Impact
20
Nov

Dining for Women’s Impact: Pushpa’s Story

Nepal Youth Foundation was a Dining for Women Featured Grantee in 2012 and a Sustained Grantee from 2016-2018. In total, we have invested more than $100,000 in the organization. These funds have been used to help eradicate the selling of young girls into bonded servitude and to promote gender equality and empower women in Nepal. Our Sustained Grant helped to increase the employability and end poverty of the girls freed from the Kamlari system of indentured servitude.

 

When Pushpa C. was only 10 years old, her desperately poor parents sent her into servitude as a “Kamlari” so the family could pay their debts. This type of domestic slavery was all too common in some regions in rural Nepal. Details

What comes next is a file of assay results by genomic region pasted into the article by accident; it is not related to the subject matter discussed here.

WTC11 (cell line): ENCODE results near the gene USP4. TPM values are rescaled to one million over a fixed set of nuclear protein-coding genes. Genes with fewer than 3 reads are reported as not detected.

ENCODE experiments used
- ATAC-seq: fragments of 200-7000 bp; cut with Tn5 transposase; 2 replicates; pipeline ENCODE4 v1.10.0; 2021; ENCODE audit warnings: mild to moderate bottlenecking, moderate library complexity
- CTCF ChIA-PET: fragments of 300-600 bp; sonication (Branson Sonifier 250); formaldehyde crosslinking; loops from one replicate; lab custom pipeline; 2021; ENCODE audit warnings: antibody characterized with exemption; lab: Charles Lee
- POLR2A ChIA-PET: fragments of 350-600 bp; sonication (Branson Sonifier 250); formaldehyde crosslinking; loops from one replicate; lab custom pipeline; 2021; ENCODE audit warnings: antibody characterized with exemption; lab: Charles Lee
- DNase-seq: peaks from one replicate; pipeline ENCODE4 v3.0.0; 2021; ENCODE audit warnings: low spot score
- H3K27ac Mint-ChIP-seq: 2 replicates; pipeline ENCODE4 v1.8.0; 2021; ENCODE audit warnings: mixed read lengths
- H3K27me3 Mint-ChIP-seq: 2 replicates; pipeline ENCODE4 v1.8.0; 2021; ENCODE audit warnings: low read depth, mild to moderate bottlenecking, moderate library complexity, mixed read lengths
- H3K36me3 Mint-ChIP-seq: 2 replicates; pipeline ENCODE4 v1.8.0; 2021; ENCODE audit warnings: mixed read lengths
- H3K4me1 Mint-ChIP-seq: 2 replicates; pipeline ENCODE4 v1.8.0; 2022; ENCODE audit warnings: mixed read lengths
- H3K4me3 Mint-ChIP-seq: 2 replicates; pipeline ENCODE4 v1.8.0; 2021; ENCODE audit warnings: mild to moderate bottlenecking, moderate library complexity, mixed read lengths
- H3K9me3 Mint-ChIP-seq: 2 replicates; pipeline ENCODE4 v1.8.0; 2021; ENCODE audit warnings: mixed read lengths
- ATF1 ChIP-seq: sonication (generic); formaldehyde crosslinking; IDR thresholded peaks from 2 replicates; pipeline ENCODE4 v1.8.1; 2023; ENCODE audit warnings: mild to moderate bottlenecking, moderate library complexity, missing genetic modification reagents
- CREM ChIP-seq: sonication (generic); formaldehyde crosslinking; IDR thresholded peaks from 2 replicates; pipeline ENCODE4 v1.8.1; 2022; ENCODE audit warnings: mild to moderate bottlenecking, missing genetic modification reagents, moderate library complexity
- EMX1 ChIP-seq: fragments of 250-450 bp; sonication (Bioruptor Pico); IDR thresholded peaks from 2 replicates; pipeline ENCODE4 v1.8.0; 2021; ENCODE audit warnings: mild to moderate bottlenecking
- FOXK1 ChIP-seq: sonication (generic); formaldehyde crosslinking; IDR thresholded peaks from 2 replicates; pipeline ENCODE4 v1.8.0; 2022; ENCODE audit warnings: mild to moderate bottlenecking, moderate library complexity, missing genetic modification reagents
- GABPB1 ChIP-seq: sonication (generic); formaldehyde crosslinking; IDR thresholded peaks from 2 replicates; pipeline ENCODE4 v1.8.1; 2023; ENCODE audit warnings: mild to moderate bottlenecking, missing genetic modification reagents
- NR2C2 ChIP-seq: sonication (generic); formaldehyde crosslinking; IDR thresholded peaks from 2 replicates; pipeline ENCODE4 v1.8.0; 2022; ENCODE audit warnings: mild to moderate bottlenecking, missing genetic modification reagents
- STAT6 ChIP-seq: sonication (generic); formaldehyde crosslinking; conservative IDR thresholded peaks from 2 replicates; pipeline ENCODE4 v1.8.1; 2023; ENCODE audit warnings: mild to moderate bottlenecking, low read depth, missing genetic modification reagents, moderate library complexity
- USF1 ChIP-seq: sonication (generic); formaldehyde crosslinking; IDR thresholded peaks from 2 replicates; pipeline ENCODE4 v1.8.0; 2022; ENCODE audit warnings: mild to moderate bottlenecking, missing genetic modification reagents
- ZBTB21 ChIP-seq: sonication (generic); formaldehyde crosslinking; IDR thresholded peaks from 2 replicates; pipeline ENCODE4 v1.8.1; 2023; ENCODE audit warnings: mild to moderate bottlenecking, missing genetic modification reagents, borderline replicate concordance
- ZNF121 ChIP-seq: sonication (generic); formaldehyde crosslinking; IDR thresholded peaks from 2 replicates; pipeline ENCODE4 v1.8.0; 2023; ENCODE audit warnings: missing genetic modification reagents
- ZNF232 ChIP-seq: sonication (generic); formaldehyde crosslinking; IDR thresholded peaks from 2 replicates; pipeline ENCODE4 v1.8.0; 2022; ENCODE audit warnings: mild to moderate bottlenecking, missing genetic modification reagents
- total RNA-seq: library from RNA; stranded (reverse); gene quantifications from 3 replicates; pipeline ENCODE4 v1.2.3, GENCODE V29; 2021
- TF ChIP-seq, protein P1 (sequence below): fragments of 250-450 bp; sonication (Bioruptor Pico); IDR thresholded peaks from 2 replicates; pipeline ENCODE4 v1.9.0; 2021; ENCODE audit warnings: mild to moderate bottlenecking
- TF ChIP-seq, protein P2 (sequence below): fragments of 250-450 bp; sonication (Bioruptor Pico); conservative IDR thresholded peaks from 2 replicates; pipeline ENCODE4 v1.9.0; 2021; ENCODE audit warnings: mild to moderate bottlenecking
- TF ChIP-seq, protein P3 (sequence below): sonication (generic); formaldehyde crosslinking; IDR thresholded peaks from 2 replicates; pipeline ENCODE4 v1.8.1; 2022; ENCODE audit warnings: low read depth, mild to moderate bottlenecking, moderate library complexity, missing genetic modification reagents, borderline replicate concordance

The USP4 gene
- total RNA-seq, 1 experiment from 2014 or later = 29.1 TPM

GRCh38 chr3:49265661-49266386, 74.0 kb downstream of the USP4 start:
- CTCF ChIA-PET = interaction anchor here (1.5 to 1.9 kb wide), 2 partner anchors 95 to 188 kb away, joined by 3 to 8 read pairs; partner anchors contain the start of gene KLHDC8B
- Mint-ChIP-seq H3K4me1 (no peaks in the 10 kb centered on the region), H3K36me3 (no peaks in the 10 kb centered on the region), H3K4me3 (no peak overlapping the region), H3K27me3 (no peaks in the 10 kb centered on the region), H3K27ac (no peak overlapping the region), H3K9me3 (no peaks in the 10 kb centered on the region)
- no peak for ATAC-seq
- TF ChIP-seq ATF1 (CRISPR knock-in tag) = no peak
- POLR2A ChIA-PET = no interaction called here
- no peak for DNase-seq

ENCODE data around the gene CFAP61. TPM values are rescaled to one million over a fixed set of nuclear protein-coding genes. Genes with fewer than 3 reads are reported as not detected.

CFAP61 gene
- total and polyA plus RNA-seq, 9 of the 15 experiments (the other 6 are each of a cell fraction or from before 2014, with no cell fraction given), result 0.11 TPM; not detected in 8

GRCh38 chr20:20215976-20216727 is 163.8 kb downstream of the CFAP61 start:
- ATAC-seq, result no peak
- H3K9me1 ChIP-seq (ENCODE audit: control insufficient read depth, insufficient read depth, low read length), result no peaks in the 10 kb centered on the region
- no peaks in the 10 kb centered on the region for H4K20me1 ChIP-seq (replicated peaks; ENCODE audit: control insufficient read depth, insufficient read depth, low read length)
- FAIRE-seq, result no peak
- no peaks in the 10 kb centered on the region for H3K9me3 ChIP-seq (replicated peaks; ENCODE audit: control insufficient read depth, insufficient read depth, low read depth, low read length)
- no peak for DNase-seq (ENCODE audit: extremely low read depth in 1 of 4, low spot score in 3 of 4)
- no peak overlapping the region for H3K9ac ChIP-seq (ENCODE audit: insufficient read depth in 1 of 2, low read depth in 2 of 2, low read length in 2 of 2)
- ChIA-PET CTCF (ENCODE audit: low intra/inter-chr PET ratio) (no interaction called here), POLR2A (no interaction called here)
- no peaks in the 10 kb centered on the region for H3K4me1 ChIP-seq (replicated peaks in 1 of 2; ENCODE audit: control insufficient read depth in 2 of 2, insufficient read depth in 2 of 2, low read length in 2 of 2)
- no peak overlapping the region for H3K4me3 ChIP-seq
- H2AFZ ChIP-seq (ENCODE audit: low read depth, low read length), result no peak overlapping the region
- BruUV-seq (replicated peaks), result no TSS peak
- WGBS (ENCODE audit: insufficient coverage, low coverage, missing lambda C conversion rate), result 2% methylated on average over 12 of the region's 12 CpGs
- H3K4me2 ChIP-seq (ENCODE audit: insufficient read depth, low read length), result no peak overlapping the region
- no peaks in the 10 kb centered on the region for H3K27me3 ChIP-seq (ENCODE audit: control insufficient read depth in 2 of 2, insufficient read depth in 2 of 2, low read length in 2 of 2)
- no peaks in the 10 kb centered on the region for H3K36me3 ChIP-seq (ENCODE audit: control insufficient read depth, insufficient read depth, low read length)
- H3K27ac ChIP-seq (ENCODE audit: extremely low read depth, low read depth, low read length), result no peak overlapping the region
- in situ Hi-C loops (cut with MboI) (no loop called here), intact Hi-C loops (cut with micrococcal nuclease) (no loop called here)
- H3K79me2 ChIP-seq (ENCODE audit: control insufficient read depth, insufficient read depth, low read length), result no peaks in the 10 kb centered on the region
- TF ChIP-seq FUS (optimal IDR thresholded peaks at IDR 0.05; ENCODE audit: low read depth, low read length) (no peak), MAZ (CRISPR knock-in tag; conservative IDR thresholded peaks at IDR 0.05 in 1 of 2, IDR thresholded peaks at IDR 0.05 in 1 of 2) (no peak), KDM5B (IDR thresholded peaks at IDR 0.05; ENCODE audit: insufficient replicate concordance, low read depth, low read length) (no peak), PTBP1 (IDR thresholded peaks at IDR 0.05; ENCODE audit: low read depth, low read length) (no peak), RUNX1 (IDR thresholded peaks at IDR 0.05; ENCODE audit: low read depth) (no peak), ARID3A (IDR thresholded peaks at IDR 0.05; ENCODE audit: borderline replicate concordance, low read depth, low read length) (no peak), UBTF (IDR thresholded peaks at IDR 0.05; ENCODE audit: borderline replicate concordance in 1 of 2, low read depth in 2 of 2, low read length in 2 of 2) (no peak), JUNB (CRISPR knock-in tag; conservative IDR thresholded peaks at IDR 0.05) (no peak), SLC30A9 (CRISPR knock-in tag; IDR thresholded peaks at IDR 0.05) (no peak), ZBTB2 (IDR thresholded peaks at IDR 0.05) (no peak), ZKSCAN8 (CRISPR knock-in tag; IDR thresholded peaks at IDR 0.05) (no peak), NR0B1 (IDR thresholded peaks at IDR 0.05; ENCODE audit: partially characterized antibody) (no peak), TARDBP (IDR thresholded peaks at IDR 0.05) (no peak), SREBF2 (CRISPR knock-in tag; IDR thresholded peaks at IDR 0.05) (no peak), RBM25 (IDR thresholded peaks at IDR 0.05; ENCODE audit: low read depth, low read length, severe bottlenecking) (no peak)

19
Nov

Dining for Women’s Impact: Hamsatou and Fadimata’s Story

Caravan to Class was Dining for Women’s Featured Grantee in March 2017. Dining for Women’s $42,260 grant was used to train 200 women in 10 villages in classical literacy, teaching them basic reading, writing, and calculating in their local languages to both improve their livelihoods and empower this group of women to be important advocates for education in their villages. The following story was provided by Barry Hoffner of Caravan to Class.